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Storing Seed Potatoes

Storing Potatoes for Food and SeedSTORING POTATOES FOR FOOD AND SEED

DIG FOR VICTORY LEAFLET No. 13 (Page 4 of 4)


Every care should be taken to prevent the exposure of seed potatoes to cold ; for even at a temperature not low enough to kill the tuber, the more tender eyes may be killed.

Scotch, Irish, English, and Welsh seed, certified true-to-type, and with a Health Certificate, normally give the best results. Once-grown seed, that is, seed grown once from certified stocks, and preferably from the north of the country, comes next in importance. Seed from these two groups is to be preferred, however cheaply other seed might be purchased.

Most modern gardening books would advise against storing seed potatoes and suggest buying new seed tubers annually.

Given that the quality of seed potatoes available in the war and the following decade in terms of disease was not as high as today, that would be good advice, But today the quality of seed is far superior. Using your own seed saved from the previous year can be done successfully. This saves the cost of new seed tubers, of course.

However, it is critical that the stock is of good quality and disease free. It is unlikely that home growers south of Scotland will be able to maintain disease free stock beyond the third generation.

Selection of Seed

If it is intended to save tubers for seed purposes, the best course is to lift all weak and unhealthy plants as soon as possible, leaving only strong vigorous plants from which to select the seed. These should then be lifted before they mature, since immature tubers make the best sets. The reference to ” Blight ” disease and the treatment of the tops made earlier in this leaflet should, however, be specially borne in mind.


Seed tubers should be placed crown or ‘ rose ‘ end uppermost in shallow boxes or trays, or on shelves one layer deep, in a frost-proof, cool place, where they get as much light and air as possible. Tubers so ” boxed ” develop two or three strong, green sprouts instead of a large number of weakly shoots, as happens when they are pitted or kept in the dark.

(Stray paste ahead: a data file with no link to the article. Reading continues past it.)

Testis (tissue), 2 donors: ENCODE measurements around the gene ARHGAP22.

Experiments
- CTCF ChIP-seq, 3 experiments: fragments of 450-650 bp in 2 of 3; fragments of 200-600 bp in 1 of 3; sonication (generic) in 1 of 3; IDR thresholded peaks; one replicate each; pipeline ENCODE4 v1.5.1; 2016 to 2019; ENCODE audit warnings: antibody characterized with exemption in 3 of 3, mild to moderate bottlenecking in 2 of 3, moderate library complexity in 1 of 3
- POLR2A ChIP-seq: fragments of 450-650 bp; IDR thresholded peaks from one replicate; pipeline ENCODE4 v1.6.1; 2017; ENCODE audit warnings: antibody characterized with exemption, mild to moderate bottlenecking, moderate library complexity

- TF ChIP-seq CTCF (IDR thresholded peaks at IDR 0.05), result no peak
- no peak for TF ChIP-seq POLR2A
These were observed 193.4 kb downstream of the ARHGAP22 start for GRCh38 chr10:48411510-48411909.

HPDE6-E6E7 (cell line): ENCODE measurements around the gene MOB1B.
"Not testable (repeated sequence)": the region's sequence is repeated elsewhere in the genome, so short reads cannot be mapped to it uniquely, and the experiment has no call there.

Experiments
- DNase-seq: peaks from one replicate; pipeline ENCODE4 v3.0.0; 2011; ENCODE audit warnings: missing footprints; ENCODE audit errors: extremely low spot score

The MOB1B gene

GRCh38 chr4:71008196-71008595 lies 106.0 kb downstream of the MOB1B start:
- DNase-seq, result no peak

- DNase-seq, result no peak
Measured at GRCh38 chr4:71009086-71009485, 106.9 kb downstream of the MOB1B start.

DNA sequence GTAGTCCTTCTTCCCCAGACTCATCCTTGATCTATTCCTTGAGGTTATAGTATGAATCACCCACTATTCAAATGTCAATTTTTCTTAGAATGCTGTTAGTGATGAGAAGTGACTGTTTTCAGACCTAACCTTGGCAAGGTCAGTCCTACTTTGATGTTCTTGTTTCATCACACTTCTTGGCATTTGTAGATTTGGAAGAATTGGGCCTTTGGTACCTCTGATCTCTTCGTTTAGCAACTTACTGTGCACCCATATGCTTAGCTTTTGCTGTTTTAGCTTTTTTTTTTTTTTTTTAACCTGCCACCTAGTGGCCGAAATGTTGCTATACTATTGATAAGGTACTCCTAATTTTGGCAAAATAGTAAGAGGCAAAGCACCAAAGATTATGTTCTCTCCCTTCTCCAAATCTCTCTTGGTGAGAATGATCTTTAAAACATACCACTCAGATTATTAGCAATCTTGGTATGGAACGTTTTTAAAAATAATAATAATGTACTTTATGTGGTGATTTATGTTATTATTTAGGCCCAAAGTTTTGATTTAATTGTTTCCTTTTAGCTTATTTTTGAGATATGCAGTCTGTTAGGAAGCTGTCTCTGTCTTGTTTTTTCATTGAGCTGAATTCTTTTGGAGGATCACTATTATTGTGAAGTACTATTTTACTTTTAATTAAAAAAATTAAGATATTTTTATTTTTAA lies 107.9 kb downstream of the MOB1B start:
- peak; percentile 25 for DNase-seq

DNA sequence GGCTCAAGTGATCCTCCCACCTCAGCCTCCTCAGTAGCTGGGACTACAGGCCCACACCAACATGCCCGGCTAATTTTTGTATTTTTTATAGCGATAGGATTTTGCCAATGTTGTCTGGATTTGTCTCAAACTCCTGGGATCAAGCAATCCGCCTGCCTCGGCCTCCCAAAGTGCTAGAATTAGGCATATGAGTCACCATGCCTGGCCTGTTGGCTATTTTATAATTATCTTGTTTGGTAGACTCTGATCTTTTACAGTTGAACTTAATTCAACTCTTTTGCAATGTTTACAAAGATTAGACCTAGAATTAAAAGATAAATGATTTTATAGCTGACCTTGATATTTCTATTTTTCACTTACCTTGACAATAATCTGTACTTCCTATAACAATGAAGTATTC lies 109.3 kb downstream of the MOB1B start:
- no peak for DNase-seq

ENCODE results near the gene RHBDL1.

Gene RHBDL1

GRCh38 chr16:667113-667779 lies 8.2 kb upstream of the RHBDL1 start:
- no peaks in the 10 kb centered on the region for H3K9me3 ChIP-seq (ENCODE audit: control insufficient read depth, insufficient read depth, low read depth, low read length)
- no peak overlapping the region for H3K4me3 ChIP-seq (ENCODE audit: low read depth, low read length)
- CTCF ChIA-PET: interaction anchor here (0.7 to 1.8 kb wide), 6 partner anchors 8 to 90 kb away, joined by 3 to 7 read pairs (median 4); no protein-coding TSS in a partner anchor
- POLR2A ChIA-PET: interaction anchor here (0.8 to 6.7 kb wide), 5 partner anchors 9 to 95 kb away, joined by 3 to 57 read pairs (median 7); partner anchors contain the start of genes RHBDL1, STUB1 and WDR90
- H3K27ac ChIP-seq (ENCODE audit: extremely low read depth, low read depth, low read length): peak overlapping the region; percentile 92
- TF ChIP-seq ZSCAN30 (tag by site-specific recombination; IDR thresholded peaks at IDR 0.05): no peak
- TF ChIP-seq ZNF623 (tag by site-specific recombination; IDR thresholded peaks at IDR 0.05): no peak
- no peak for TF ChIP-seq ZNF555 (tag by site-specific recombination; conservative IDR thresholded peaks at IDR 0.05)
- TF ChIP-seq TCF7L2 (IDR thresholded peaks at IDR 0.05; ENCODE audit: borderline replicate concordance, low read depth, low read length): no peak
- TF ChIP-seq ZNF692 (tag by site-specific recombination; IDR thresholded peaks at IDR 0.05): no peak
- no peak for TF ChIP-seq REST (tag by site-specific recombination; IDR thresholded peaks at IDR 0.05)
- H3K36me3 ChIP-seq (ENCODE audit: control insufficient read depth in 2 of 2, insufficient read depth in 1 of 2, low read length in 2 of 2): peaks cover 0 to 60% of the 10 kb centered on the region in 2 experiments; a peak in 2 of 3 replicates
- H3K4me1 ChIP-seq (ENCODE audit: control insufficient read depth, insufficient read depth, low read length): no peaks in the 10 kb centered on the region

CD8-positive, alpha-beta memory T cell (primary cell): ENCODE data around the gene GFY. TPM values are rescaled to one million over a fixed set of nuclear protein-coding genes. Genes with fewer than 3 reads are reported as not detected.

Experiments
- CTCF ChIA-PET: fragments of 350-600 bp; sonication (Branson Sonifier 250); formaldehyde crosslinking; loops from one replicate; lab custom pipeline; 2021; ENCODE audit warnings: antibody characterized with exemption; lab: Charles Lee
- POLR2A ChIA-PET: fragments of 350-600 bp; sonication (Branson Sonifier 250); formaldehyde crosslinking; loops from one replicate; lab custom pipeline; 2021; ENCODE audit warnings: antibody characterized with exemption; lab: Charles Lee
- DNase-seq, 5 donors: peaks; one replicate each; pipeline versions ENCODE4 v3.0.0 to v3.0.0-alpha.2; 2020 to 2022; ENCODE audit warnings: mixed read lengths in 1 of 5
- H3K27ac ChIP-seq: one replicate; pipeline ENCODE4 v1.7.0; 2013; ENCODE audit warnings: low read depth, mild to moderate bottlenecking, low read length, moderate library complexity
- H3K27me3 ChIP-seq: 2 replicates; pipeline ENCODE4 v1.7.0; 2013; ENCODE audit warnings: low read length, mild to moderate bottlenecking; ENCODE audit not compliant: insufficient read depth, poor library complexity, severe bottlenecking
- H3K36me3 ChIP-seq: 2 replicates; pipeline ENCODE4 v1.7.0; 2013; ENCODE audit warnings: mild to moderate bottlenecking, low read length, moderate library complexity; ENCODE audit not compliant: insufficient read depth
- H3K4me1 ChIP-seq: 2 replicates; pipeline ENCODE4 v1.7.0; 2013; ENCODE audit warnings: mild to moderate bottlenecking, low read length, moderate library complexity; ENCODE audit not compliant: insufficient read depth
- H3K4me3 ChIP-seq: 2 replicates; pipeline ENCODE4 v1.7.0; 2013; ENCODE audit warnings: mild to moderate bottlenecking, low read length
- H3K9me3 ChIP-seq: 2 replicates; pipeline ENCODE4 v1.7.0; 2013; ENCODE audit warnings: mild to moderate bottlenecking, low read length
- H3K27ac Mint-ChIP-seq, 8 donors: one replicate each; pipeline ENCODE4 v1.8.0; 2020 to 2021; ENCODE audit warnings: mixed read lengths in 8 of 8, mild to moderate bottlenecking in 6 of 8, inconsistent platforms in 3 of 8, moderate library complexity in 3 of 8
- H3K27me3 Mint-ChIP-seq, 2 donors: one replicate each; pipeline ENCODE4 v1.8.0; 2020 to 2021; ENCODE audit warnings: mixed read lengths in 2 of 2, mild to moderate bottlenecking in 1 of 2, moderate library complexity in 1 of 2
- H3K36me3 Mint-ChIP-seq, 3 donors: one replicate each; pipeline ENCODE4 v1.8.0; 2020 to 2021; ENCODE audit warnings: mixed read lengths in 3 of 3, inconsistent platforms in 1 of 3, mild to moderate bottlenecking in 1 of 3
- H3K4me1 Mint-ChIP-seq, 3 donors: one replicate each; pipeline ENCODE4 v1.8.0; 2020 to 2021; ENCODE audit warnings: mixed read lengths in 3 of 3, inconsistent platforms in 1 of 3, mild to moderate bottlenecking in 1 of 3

Tubers about the size of a hen’s egg and of not less than 2 oz. in weight will make good seed, though larger tubers may also be used. Wherever possible, the seed should be placed in boxes, in a single layer, or not more than three layers deep, if this is necessary, and the boxes stored near the light in an airy, but frost-proof place, such as a shed, outhouse, or disused room of a dwelling house.

Where the quantity is too large for the seed to be treated in this manner, it must be clamped. When the clamp is opened in the spring, any sprouts that have been formed should be removed and the tubers thereupon boxed. It is better to prevent seed potatoes from sprouting until they are boxed and placed in the light. The sprouts formed first give the best results.

Issued by the Ministry of Agriculture and Fisheries, Hotel Lindum—St. Annes – on – Sea—Lancashire.

April 1942